First, we have symphonic texture. There are actually many instruments working together here. First, we have the obvious string melody (polyphonic, mind you, meaning it's actually harmonized constantly). You also probably noticed the military snare underneath. But did you hear the cleanliness of that crash cymbal? Never before had we heard that on a console.

But there's more. It's tougher to hear, but there's a great harmonic counterpoint occurring under the main melody in the form of French horns. They're very syncopated, and sit right in the middle of the pitch spectrum. They fill in the piece, making it feel much more broad and grand. Speaking of brass, there's also the secondary melody that the trumpets take over after the string repeats the opening motif an octave above. The fact that there's even a trumpet counterpoint to mention is huge. And they actually sound like trumpets! The tuba that supports the whole opening section is lush and Wagnerian.

It then morphs into a Danny Elfman-esque sequence of chromatically-descending dissonance. All of a sudden, we have a new set of instrumentation: plucked bass, drum kit and xylophone. The strings, once the main driving force of the melody, are now an off-beat rhythmic punch. Despite the fast stylistic shift, it all sounds organic and compositionally sound.

The strings are then abandoned for a short, dissonant brass section, where the tuba French horns and trumpets destroy any tonality that had been established before, using a series of French augmented sixth chords, chromatically rising until we reach the final section.

Finally, we move to a combination of the two different ideas. The xylophone begins to flurry about underneath, creating serious rhythmic momentum. The trumpets are clustered, creating that hard dissonance, along with the octave unison lines of the tuba and third trumpet rising on open 5ths. The line is then repeated a semitone higher, putting it on the dominant of the original key, setting ourselves up for a perfect cadence as the loop begins anew.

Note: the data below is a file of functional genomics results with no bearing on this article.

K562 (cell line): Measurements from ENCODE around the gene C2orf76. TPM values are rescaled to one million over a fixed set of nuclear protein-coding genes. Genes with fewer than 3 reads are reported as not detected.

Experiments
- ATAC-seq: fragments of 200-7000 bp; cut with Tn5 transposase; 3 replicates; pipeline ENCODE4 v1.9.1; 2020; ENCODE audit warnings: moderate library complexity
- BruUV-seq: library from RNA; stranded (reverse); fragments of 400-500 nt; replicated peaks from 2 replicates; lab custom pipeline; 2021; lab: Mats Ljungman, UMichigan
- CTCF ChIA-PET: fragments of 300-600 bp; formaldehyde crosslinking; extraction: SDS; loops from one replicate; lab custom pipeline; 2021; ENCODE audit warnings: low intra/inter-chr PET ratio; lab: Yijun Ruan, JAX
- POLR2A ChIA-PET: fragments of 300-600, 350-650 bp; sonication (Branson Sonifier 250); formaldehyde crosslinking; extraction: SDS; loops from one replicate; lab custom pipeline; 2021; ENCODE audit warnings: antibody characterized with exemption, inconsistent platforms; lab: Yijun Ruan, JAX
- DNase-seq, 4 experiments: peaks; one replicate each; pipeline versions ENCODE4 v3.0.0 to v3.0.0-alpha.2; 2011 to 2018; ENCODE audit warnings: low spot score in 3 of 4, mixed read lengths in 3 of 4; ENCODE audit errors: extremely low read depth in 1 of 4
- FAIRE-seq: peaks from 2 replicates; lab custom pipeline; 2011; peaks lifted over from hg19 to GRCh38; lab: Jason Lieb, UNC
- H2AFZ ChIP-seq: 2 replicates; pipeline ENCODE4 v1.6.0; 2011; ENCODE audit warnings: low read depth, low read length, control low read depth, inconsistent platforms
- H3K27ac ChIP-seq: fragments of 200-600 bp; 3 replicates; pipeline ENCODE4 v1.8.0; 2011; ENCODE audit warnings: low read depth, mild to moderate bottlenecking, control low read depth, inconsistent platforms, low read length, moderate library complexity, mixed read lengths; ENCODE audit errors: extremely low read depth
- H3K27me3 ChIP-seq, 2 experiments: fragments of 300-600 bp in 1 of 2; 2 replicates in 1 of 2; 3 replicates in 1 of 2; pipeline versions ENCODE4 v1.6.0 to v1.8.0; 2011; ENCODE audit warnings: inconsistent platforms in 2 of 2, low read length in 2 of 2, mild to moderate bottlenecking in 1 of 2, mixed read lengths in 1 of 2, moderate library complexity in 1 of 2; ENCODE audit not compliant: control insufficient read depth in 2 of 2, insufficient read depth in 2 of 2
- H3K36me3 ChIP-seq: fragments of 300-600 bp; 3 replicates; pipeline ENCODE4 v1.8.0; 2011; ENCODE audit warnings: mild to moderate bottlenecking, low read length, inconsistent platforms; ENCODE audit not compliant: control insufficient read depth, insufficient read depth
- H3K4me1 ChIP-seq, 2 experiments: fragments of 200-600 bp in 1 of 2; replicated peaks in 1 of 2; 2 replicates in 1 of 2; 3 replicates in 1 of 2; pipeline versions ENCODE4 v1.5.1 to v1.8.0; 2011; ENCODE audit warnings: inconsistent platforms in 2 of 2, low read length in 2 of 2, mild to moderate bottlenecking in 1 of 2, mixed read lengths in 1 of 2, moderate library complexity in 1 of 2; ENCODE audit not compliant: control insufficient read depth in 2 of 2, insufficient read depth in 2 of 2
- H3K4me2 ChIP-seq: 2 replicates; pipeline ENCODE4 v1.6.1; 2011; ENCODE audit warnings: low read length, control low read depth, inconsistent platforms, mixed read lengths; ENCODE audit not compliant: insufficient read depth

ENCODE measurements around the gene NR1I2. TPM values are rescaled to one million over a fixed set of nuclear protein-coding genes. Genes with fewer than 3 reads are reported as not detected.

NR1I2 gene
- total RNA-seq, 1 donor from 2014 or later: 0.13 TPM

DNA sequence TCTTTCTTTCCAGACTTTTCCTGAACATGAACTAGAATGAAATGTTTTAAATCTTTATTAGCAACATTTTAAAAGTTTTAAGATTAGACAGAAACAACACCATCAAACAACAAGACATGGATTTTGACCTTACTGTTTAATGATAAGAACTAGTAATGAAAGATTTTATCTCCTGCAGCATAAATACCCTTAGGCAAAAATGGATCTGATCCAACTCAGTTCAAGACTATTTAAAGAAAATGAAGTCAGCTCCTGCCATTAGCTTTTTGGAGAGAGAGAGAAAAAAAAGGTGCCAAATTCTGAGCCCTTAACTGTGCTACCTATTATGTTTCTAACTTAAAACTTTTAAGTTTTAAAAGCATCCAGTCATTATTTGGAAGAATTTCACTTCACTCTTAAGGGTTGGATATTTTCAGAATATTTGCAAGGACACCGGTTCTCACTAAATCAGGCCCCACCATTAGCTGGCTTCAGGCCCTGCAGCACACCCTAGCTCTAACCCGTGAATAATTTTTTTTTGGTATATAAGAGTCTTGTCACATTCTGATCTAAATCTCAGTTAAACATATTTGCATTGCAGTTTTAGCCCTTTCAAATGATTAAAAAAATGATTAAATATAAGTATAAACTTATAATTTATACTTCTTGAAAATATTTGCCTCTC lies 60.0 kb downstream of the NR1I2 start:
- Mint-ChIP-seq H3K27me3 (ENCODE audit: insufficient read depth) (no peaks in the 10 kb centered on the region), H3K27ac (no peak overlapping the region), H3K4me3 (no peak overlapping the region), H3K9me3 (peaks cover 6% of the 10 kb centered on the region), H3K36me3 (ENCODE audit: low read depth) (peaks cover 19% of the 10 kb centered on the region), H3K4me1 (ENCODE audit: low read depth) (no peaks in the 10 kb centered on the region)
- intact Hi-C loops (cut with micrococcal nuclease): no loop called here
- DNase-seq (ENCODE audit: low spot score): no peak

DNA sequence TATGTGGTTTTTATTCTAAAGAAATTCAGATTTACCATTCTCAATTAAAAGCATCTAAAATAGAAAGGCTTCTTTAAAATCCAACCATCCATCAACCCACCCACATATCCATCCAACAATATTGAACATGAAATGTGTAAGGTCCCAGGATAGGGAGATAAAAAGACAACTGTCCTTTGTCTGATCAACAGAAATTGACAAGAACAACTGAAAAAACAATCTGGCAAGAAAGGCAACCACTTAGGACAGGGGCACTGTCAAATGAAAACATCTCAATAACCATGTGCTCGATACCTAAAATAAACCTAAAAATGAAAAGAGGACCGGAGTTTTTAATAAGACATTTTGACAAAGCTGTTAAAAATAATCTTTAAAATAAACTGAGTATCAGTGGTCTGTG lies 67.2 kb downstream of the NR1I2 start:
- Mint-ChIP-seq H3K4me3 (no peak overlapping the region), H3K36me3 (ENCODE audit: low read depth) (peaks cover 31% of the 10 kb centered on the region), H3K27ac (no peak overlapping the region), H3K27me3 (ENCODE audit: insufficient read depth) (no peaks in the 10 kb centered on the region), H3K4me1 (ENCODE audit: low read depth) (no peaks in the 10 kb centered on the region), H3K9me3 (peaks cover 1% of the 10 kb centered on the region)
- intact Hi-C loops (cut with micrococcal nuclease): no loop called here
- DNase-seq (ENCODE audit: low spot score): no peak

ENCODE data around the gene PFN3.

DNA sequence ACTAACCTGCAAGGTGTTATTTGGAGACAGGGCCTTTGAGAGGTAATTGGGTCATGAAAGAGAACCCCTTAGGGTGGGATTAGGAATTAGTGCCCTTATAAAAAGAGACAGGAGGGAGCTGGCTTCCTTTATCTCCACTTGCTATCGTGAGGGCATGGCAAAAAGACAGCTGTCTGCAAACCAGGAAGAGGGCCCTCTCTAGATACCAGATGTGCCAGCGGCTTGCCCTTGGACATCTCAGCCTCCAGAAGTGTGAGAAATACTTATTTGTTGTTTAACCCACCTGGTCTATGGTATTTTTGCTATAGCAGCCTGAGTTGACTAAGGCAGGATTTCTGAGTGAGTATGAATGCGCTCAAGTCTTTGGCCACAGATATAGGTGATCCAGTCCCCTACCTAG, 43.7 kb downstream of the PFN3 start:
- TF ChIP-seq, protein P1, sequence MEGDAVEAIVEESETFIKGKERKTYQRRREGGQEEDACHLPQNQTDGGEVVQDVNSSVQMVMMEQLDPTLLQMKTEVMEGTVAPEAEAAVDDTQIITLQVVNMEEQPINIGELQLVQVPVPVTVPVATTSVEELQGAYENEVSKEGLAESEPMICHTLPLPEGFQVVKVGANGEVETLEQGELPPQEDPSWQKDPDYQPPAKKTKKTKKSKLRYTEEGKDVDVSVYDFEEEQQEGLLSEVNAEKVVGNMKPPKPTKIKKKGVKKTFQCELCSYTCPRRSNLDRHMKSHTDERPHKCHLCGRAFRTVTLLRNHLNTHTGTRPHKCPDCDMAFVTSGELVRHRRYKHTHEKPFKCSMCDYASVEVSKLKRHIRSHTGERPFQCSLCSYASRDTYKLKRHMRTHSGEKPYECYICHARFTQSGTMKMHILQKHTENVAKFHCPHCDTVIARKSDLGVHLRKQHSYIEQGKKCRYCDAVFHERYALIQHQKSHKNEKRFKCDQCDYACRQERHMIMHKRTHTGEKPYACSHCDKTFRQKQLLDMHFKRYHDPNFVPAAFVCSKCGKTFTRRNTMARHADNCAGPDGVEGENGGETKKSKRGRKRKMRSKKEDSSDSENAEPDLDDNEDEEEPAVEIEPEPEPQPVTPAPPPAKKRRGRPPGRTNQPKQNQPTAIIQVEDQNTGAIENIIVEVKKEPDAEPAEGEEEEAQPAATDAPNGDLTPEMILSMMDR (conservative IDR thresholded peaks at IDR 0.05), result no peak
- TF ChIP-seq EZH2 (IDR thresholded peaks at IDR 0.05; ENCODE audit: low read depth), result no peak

The entire piece is put through a reverb filter, allowing both the bass frequencies to be exaggerated (think why a subwoofer is so important for a home theater setup) and also giving the impression that the music is being performed in a concert hall.

All of this in a 37-second SNES tune.

Music technobabble aside, this kind of analysis is huge to be able to do. Think to the most memorable tune on the NES. You know what I'm talking about:

The only tune you think of for NES music.

Actraiser was a launch title for the SNES, much like the original Super Mario Bros. was for the NES. But listen to the difference! It's literally night and day. It may seem trite now, but think about what it would have been like 20 years ago, going from the blips and beeps of Mario to the orchestra of Master.

There also the fact that the soundtrack was dynamic enough to even be analyzed at that level. When you've only got three notes and one noise, it's tough to find enough content to be able to find layers.

The soundtrack also has the distinction of being the first one to be orchestrated and performed live onstage. It was that different, that amazing that people actually paid money to see it performed by a real orchestra. The scary thing was that it doesn't sound that different when you compared the two performances, one live, one digital creation.

I'd never heard anything like this before, ever. It was so amazing I actually used my Game Genie to give myself unlimited time on the level, and just sit and listen. I didn't care that the loop was so short (they all were back in the day), it was just so engrossing that I couldn't stop.

Yuzo Koshiro may not have the name recognition of a Hans Zimmer, or Nobuo Uematsu, but what he did for music in gaming was nothing short of Aaamaazing.